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Upworthy Weekly podcast: Recurring dreams, the pineapple mishap, the best Bond

What are Alison and Tod talking about this week? People are sharing their recurring dreams, a guy recalls a wonderful meeting with ‘James Bond’ he had as a kid and Jessica Chastain shares how she broadens her daughter's horizons.

alison rosen podcast, good news podcast, upworthy podcast

Upworthy Weekly podcast for December 17, 2022.

What are Alison and Tod talking about on this week's show? People are sharing recurring dreams that they just can't stop having. A guy goes viral for sharing a wonderful meeting with 'James Bond' as a kid and Jessica Chastain talks about how she broadens her daughter's horizons.

Plus, a couple wears the wrong thing to a beach resort and Tod's Chris Farley story.

Subscribe now on Apple Podcasts, Google Podcasts, Spotify, Stitcher, or iHeart Radio.


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Making new friends as an adult is challenging. While people crave meaningful IRL connections, it can be hard to know where to find them. But thanks to one Facebook Group, meeting your new best friends is easier than ever.

Founded in 2018, NYC Brunch Squad brings together hundreds of people who come as strangers and leave as friends through its in-person events.

“Witnessing the transformative impact our community has on the lives of our members is truly remarkable. We provide the essential support and connections needed to thrive amid the city's chaos,” shares Liza Rubin, the group’s founder.

Despite its name, the group doesn’t just do brunch. They also have book clubs, seasonal parties, and picnics, among other activities.

NYC Brunch Squad curates up to 10 monthly events tailored to the specific interests of its members. Liza handles all the details, taking into account different budgets and event sizes – all people have to do is show up.

“We have members who met at our events and became friends and went on to embark on international journeys to celebrate birthdays together. We have had members get married with bridesmaids by their sides who were women they first connected with at our events. We’ve had members decide to live together and become roommates,” Liza says.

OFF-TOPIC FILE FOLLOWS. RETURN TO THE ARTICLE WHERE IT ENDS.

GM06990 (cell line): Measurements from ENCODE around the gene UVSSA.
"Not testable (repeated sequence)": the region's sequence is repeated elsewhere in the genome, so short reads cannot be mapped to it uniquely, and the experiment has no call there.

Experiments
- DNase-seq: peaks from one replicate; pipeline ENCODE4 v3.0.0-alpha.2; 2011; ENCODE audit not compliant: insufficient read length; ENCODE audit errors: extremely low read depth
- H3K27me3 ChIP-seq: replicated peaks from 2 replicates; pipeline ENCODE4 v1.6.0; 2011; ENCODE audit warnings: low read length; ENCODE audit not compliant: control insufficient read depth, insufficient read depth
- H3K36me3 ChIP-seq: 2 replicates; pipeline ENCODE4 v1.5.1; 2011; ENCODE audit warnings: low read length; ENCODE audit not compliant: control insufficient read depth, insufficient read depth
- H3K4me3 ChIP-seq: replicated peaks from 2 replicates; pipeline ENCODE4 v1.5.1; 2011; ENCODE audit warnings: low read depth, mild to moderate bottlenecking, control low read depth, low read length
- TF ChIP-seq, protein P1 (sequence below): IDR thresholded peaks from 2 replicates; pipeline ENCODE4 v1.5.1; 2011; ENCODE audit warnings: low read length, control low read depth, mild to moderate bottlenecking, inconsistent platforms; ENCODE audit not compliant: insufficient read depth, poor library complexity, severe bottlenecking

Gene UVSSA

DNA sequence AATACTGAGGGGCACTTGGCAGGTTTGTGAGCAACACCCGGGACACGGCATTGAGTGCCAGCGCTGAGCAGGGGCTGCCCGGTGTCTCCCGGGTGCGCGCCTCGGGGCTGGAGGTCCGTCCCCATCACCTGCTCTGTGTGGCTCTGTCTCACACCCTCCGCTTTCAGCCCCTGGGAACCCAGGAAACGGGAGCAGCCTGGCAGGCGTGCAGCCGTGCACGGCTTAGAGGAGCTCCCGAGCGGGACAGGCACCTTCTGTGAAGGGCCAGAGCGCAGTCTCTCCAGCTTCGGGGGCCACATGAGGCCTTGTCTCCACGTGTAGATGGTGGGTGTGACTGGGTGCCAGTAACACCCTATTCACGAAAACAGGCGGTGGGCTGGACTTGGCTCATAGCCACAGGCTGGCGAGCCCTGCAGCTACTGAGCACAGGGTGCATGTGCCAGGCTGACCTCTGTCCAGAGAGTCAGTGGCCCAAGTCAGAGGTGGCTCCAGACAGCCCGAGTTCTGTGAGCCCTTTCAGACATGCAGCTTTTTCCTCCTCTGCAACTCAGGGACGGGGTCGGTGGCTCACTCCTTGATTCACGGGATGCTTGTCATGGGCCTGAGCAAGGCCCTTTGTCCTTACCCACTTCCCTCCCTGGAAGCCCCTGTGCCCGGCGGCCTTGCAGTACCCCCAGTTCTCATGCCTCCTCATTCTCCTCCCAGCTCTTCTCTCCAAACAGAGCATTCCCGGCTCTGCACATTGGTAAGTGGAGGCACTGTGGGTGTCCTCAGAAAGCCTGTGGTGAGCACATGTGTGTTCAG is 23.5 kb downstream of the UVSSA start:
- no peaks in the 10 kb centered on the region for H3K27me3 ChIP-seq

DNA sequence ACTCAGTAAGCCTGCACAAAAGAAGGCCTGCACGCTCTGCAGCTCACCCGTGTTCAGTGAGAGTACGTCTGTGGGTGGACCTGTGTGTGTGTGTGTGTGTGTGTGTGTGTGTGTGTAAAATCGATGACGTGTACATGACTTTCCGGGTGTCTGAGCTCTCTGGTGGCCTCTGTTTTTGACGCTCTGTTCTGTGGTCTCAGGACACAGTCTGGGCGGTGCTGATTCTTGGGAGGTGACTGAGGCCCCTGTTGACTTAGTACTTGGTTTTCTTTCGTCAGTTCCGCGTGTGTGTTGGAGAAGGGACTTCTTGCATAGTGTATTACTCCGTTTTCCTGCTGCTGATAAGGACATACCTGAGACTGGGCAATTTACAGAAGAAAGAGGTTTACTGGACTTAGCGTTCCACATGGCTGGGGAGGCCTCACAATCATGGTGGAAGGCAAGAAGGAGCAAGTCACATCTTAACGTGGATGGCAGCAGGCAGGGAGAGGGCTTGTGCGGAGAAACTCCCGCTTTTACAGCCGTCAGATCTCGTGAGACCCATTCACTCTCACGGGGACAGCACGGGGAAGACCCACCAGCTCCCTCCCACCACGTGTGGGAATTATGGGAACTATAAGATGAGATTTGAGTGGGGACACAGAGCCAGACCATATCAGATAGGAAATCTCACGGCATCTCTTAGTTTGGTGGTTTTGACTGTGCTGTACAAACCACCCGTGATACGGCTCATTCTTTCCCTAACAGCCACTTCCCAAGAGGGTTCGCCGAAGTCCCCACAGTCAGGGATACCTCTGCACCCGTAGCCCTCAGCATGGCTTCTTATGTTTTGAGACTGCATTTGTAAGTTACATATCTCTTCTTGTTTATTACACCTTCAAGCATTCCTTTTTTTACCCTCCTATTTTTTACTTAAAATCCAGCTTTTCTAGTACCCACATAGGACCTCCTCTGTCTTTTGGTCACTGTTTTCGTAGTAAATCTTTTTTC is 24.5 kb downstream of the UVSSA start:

Members also bond over their passion for giving back to their community. The group has hosted many impact-driven events, including a “Picnic with Purpose” to create self-care packages for homeless shelters and recently participated in the #SquadSpreadsJoy challenge. Each day, the 100 members participating receive random acts of kindness to complete. They can also share their stories on the group page to earn extra points. The member with the most points at the end wins a free seat at the group's Friendsgiving event.

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The school assignment was intended to spark debate and discussion — but isn't that part of the problem?

A school assignment asked for 3 "good" reasons for slavery.



It's not uncommon for parents to puzzle over their kids' homework.

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"You, white friend, need to speak up and say something when I can't."

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The wordsmiths over at Merriam-Webster have announced their official “Word of the Year for 2023,” they say it’s something we are “thinking about, writing about, aspiring to, and judging more” than ever.

The word is authentic.

According to the dictionary, the most common definitions of authentic are “not false or imitation,” “being true to one's own personality, spirit, or character,” and “worthy of acceptance or belief as conforming to or based on fact.”

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When Munger passed, his estimated worth was $2.6 billion. Buffet, 93, is believed to be worth $119 billion.

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If you're grieving a loved one this holiday season, here's a gift you can give yourself

After losing her almost-4-year-old daughter to epilepsy, Kelly Cervantes created a "grief companion" that meets people wherever they are in their grief journey.

Images courtesy of Kelly Cervantes

Kelly Cervantes wrote her way through grieving the loss of her daughter, Adelaide.

Kelly Cervantes begins the Introduction to her book with five words: "Grief sucks. It's also weird." It's a concise truth that anyone who has lost a loved one knows all too well.

Grief is a universal experience—none of us get through life without loss—but it's also unique to each person. Most of us are familiar with the popular "stages of grief" theory, but denial, anger, bargaining, depression, and acceptance (along with guilt and a host of things) are less like sequential rungs on a ladder and more like pools you fall into at various times as you stumble your way through the grief process. Grief is not linear and it's not neat and tidy and it's not predictable.

Take it from someone who's been there. Kelly Cervantes lost her daughter, Adelaide, to epilepsy just shy of her 4th birthday. Using writing as a therapeutic tool to help her process Adelaide's medically complex life, death and everything that came after, Kelly created the book she wished she'd had as she was trying to navigate her own grieving process.

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A FedEx driver had just delivered a package but when he's walking back to his truck he abruptly stops. The man spots something moving in the grass before picking it up to investigate it further. Turns out it was a baby turtle. Not just any baby turtle but one of the tiniest baby turtles you've ever seen and the delivery driver is immediately filled with excitement.

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